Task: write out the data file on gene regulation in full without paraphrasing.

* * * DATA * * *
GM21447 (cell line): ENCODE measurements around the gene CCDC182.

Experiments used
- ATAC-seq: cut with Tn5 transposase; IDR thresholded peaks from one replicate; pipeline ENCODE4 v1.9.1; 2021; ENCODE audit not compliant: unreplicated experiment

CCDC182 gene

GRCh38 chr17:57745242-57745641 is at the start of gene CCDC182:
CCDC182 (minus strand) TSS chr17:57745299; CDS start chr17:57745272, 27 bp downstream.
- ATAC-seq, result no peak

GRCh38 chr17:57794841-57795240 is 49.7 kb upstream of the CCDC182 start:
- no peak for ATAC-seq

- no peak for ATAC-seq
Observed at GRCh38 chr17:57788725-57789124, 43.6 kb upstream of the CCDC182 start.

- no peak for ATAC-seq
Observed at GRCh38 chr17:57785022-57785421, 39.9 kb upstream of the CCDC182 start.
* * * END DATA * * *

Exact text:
GM21447 (cell line): ENCODE measurements around the gene CCDC182.

Experiments used
- ATAC-seq: cut with Tn5 transposase; IDR thresholded peaks from one replicate; pipeline ENCODE4 v1.9.1; 2021; ENCODE audit not compliant: unreplicated experiment

CCDC182 gene

GRCh38 chr17:57745242-57745641 is at the start of gene CCDC182:
CCDC182 (minus strand) TSS chr17:57745299; CDS start chr17:57745272, 27 bp downstream.
- ATAC-seq, result no peak

GRCh38 chr17:57794841-57795240 is 49.7 kb upstream of the CCDC182 start:
- no peak for ATAC-seq

- no peak for ATAC-seq
Observed at GRCh38 chr17:57788725-57789124, 43.6 kb upstream of the CCDC182 start.

- no peak for ATAC-seq
Observed at GRCh38 chr17:57785022-57785421, 39.9 kb upstream of the CCDC182 start.